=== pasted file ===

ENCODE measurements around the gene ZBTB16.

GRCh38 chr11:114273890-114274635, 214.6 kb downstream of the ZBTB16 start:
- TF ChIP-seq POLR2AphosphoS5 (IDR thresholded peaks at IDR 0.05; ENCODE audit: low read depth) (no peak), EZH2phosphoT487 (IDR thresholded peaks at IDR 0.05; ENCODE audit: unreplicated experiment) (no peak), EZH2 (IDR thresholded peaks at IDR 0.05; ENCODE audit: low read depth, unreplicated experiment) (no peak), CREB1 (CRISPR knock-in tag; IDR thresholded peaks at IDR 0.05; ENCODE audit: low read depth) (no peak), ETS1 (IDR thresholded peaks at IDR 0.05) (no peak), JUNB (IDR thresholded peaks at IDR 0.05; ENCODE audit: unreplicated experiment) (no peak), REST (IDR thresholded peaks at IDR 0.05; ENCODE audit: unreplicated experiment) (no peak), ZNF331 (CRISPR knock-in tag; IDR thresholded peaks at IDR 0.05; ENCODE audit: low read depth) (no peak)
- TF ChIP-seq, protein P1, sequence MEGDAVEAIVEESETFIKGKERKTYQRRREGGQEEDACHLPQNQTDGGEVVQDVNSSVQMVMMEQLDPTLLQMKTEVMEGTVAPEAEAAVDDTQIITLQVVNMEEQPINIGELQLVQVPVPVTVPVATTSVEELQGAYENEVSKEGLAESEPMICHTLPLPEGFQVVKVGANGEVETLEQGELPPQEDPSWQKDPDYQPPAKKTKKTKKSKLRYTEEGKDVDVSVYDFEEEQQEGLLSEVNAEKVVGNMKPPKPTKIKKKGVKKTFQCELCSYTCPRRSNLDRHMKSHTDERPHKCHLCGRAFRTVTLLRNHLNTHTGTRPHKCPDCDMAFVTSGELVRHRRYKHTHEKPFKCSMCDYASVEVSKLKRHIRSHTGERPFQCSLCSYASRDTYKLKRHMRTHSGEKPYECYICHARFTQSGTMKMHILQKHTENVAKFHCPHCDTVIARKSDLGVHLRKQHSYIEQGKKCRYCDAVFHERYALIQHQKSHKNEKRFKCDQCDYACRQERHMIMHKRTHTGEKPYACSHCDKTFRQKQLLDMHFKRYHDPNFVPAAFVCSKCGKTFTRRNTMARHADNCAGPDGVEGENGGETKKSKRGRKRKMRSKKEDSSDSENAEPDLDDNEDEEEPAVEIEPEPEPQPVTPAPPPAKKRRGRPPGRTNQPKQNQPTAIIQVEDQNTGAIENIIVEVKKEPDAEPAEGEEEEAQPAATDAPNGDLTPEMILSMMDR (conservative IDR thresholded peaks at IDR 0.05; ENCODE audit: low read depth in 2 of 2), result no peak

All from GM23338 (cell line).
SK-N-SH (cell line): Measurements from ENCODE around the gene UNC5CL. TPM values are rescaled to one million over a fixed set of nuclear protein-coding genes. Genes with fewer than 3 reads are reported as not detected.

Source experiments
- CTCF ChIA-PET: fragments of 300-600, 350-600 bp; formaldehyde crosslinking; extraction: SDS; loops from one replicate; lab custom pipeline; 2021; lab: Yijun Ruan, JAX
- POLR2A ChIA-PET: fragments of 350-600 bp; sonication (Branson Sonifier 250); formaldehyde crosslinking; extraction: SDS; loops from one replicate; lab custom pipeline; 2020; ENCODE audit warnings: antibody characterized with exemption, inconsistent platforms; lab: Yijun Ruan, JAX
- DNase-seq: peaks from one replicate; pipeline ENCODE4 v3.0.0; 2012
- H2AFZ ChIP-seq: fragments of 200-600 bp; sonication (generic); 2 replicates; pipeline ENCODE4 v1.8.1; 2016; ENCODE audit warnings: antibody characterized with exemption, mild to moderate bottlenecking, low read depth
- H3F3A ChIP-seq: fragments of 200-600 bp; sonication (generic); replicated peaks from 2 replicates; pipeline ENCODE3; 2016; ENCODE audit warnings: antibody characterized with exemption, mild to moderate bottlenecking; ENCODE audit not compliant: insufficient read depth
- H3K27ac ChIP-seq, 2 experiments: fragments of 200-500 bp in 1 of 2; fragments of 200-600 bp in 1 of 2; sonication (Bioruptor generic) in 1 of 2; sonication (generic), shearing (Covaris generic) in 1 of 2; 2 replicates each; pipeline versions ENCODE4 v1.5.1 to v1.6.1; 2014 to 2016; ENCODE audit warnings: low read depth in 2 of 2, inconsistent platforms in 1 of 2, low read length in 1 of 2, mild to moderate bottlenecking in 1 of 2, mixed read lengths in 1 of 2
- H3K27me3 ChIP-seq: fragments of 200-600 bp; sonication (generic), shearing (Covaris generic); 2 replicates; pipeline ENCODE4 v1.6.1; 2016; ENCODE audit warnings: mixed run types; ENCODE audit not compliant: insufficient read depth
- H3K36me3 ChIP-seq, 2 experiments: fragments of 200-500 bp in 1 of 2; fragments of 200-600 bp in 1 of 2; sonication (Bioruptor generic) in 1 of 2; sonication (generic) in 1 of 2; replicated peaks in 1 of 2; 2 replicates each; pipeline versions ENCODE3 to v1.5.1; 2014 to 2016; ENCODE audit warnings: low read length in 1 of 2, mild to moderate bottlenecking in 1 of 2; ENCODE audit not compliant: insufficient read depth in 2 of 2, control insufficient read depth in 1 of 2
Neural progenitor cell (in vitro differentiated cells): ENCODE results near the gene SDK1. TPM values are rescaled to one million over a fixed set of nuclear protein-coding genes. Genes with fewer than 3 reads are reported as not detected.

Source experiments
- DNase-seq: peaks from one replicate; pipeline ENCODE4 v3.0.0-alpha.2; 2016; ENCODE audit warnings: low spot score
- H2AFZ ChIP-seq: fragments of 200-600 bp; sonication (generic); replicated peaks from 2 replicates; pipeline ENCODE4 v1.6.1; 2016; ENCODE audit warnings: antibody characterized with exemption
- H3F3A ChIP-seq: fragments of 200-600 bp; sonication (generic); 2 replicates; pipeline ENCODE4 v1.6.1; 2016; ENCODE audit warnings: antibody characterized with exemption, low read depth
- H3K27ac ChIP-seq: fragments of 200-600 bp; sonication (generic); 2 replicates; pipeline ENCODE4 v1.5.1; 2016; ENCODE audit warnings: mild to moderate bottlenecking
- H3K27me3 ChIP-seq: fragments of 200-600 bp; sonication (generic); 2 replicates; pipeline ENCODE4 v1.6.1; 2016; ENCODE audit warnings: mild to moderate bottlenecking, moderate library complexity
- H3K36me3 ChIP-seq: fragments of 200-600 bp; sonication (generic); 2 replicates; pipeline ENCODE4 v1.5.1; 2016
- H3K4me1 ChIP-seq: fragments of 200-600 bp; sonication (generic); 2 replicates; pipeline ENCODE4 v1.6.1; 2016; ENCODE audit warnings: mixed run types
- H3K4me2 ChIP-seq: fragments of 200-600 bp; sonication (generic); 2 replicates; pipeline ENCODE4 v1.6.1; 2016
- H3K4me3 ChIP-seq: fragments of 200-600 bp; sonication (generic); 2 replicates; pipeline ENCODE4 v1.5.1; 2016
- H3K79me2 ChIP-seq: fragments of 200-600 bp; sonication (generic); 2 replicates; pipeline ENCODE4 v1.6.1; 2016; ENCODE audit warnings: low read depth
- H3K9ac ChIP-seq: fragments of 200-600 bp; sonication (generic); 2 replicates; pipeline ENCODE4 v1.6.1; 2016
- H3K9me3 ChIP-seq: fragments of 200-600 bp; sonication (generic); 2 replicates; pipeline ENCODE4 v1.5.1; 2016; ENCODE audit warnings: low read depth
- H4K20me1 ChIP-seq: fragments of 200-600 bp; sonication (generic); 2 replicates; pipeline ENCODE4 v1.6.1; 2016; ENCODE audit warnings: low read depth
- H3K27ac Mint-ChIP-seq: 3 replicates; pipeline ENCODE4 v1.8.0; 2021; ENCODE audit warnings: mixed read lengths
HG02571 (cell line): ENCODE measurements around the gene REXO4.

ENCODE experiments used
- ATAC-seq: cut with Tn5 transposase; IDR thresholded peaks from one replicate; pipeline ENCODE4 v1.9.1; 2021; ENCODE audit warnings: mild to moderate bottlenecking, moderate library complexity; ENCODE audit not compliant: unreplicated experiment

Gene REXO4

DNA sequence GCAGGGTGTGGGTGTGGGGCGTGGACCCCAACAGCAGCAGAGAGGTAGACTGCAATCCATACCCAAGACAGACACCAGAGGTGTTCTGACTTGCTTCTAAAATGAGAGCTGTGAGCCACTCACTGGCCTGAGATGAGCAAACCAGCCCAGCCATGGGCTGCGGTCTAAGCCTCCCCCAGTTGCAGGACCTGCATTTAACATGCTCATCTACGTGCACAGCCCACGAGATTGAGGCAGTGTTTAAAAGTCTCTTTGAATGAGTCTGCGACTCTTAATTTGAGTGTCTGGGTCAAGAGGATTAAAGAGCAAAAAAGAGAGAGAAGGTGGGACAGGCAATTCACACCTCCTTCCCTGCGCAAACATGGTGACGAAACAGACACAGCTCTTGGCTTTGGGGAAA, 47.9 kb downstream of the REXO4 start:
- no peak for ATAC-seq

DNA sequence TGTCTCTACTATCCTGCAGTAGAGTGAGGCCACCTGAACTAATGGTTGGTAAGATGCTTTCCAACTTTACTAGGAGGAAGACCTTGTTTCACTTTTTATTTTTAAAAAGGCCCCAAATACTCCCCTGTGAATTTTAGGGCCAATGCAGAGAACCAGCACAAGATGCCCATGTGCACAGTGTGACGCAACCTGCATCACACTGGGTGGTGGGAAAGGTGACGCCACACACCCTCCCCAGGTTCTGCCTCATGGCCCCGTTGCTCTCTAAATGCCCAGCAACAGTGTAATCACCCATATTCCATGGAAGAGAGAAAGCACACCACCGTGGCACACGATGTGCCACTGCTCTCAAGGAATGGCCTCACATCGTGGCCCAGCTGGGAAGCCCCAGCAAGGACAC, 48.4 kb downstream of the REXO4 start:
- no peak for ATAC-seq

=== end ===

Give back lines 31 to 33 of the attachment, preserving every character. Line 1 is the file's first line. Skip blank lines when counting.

- H3K27ac Mint-ChIP-seq: 3 replicates; pipeline ENCODE4 v1.8.0; 2021; ENCODE audit warnings: mixed read lengths
HG02571 (cell line): ENCODE measurements around the gene REXO4.

ENCODE experiments used